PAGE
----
In the fetus, the testes are in the abdomen. As development progresses, they migrate downward through the groin and into the scrotum. This event takes place late in fetal development, during the eighth month of gestation. In some newborn boys the testes are not present in the scrotum, either because the testes did not descend or because the testes never developed in the fetus.
Eighty percent of all undescended testes cases naturally correct themselves during the first year of life. Only 3 to 4 percent of full-term baby boys have undescended testes, and half of those complete the journey by the age of three months. Up to 30 percent of boys born prematurely have testes that have not yet made the full descent. In 5 percent of cases of undescended testes, the testis on one side is completely absent. In 10 percent of cases, both testes are completely absent.
Causes and symptoms
There are many different and complex reasons why one or both testes may not descend. Sometimes the failure is due to problems that occur during pregnancy with the tissues as they are developing or with hormone levels in the developing fetus. If the testes did not descend because they are absent, then the likely cause is different than for testes that are present but did not descend. In the case of absence, it is possible that the testes never developed at all because the blood flow was cut off to them as they were developing, preventing their formation. One or both of the testicles can be undescended; therefore, the scrotum can appear to be either missing or lopsided.
When to call the doctor
The doctor will check for the testes in the scrotum during the normal newborn examination. If the parent notices that their male infant's testes do not appear normal or do not appear to be present at all, the parent should alert the doctor. If the testes have not descended by the time the child is six months of age, the parent should call the doctor to begin discussing possible treatment options.
The newborn examination always checks for testes in the scrotum. It they are not found, a search will be conducted, but not necessarily right away. If the testes are present at all, they can be anywhere within a couple inches of the appropriate spot. In most cases, the testes will drop into place later. In 5 percent of cases, one testis is completely absent. In 10 percent of cases, the condition occurs on both sides. Presence of undescended testes is differentiated from absence of testicles by measuring the amount of gonadotropin hormone in the blood.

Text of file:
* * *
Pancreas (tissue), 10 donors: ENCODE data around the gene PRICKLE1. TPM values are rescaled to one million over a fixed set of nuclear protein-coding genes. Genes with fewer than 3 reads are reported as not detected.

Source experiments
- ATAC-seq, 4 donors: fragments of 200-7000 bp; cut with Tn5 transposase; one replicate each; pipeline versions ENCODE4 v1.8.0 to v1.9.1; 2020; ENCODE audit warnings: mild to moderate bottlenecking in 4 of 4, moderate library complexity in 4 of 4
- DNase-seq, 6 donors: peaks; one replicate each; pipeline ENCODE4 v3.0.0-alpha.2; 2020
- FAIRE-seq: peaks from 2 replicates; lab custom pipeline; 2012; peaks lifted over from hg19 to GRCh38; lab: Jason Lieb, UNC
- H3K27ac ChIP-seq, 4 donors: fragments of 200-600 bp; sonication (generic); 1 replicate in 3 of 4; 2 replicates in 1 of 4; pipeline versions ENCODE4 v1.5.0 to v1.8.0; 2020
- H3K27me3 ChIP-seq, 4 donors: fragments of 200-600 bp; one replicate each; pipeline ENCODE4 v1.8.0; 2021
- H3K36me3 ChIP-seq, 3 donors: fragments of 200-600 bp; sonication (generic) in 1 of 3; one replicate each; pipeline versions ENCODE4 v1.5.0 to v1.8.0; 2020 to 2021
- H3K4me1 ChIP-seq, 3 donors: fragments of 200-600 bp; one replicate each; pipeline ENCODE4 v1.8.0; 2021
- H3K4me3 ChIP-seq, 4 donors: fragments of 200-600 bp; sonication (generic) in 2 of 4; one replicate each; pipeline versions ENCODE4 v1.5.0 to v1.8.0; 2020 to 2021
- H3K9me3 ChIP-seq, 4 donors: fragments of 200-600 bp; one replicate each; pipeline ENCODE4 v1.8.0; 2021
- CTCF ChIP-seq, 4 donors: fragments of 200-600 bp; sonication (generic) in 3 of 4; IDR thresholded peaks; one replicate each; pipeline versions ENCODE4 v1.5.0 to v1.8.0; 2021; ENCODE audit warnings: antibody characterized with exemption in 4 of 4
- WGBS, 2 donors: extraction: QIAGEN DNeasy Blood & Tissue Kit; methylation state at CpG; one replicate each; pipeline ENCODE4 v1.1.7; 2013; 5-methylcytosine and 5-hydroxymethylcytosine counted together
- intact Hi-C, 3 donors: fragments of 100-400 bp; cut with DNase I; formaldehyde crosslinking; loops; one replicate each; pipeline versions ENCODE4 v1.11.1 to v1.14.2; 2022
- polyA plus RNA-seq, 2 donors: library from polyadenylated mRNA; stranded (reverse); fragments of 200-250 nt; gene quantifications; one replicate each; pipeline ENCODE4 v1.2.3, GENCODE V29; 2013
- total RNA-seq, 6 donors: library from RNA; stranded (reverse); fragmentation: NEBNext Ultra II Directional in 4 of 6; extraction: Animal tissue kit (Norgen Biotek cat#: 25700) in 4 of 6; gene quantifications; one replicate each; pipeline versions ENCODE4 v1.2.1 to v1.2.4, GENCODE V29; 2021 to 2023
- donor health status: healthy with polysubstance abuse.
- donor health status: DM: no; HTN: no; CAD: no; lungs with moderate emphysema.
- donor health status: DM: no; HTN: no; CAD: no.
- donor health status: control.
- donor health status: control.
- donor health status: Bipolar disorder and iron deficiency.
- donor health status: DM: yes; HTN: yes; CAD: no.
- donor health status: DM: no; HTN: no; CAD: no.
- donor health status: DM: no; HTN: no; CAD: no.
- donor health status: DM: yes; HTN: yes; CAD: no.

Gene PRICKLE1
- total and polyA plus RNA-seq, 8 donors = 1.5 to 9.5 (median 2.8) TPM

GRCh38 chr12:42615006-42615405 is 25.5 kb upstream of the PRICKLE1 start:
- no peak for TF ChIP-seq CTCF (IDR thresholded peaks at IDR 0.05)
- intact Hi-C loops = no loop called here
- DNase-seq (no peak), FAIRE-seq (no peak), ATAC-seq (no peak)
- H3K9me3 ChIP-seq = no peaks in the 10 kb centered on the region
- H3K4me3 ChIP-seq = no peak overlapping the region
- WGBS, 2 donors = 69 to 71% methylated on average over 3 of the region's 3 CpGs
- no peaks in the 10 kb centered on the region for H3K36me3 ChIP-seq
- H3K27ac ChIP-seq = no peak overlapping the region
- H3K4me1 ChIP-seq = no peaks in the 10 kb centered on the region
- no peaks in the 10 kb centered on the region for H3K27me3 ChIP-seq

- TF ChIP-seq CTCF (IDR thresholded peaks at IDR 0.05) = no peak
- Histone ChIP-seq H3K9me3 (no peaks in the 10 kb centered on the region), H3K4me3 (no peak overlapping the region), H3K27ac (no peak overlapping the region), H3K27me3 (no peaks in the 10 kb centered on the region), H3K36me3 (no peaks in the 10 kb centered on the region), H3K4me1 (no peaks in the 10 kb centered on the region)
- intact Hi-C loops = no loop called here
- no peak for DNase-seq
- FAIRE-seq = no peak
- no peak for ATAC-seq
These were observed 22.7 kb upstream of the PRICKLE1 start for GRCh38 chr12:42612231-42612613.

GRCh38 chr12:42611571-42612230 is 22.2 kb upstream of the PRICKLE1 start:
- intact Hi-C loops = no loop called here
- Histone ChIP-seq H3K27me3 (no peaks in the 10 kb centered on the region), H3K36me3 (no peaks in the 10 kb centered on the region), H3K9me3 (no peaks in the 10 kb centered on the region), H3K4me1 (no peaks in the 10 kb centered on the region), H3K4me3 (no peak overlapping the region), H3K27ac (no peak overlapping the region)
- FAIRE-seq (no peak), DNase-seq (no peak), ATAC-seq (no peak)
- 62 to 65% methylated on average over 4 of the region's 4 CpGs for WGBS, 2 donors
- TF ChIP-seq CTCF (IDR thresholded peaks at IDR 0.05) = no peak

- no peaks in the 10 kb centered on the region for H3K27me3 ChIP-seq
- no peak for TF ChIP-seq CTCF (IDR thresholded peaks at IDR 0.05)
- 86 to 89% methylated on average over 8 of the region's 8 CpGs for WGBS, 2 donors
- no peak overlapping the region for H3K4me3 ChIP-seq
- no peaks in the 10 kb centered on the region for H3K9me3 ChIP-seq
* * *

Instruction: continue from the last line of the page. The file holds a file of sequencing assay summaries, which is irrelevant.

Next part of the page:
Once it is determined that the testes will not naturally descend, treatment options must be considered. Hormone therapy is a possible treatment but does not have a very high success rate. Another treatment option is surgery. The procedure is called an orchidopexy and is relatively simple once the testes are located. The surgery is usually performed when the boy is between one and two years old.
Of full-term baby boys who have undescended testes, half will descend on their own without intervention
Many children who have undescended testes have reduced fertility as adults. It is thought that as many as 50 to 75 percent of children with undescended testes have problems with fertility as adults. Children with undescended testes are also more likely to develop hernias and have problems with their urinary tract.
There is no known way to prevent undescended testes.
Undescended testes are of concern because, although they are not known to be a threat to the child's immediate health, they are associated with an increased likelihood of negative outcomes later in life, including an increased likelihood of sterility and an increased incidence of testicular cancer.
Cryptorchidism—Undescended testes, a condition in which a boy is born with one or both testicles in the lower abdomen rather than the scrotum.
Embryonic—Early stages of life in the uterus.
Fetal—Refers to the fetus. In humans, the fetal period extend from the end of the eight week of pregnancy to birth.
Orchiopexy—A surgical procedure that places an undescended testicle in the scrotum and/or attaches a testicle to the scrotum.
Behrman, Richard E., Robert M. Kliegman, and Hal B. Jenson, eds. Nelson Textbook of Pediatrics. Philadelphia: Saunders, 2004.
Goldman, Lee, and J. Claude Bennett, eds. Cecil Textbook of Medicine. Philadelphia: Saunders, 2004.
Rajfer, Jacob. "Congenital Anomalies of the Testes and Scrotum." In Campbell's Urology, edited by Patrick C. Walsh, et al. Philadelphia: Saunders, 2002.
Rozauski, Thomas, et al. "Surgery of the Scrotum and Testis in Children." In Campbell's Urology, edited Patrick C. Walsh, et al. Philadelphia: Saunders, 2002.
Koo, Harry P. "Is It Really Cryptorchidism?" Contemporary Urology (January 2001): 12.
American Urological Association. 1000 Corporate Blvd., Linthicum, MD 21090. Web site: <www.urologyhealth.org>.
Tish Davidson, A.M.